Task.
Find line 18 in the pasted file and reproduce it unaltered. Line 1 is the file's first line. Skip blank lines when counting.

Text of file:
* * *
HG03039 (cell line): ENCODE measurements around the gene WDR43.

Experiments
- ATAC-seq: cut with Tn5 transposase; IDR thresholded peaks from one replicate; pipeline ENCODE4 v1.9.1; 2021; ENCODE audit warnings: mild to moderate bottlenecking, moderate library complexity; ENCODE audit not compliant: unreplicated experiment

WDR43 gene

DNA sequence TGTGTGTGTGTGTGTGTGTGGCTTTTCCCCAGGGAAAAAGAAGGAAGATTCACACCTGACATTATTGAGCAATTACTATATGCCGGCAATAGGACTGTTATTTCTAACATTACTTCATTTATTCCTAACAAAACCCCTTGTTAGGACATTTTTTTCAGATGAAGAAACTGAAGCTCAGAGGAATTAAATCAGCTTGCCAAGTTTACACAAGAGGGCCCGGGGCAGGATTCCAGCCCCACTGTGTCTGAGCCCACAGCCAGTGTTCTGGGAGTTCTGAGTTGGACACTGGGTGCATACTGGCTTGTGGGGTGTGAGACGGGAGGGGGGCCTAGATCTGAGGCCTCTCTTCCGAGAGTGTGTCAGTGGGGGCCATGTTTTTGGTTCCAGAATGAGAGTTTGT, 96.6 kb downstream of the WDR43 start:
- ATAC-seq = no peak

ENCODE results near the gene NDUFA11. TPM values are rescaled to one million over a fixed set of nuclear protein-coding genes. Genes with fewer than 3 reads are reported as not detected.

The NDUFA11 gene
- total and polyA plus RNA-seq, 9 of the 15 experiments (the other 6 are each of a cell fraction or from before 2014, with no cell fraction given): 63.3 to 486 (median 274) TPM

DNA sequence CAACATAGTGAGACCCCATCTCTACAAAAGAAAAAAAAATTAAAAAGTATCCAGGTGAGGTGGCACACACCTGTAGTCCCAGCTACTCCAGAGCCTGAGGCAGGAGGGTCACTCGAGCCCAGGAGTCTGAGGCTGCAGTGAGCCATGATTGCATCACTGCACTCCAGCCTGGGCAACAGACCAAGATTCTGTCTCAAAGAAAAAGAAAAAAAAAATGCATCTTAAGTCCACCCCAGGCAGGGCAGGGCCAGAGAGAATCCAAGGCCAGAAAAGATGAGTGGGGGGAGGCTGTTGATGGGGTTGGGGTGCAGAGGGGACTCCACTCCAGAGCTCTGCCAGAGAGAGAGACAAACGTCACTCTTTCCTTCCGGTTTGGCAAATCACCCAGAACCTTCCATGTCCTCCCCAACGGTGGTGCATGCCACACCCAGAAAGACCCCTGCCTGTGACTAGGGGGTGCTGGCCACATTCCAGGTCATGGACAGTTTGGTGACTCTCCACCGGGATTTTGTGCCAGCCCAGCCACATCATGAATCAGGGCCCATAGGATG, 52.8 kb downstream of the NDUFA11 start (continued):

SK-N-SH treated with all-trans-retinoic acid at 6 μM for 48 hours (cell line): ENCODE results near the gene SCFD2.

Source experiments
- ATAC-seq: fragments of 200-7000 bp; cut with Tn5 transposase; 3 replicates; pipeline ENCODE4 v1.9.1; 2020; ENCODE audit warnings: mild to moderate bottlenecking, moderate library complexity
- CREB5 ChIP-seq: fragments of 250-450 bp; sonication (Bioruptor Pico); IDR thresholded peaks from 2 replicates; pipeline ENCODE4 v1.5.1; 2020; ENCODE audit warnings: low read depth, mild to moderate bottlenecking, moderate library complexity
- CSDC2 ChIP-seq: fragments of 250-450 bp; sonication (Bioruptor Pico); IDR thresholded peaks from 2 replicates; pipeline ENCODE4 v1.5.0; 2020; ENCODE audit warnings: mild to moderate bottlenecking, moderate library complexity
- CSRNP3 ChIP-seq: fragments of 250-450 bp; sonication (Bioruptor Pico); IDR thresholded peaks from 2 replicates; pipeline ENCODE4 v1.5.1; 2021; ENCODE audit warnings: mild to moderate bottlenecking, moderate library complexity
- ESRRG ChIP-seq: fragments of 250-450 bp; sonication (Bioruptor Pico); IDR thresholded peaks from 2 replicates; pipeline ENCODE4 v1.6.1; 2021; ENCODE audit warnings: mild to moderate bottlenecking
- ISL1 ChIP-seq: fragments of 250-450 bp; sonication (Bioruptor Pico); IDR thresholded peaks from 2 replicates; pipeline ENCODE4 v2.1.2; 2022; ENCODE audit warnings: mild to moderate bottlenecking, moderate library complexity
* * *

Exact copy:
- ISL1 ChIP-seq: fragments of 250-450 bp; sonication (Bioruptor Pico); IDR thresholded peaks from 2 replicates; pipeline ENCODE4 v2.1.2; 2022; ENCODE audit warnings: mild to moderate bottlenecking, moderate library complexity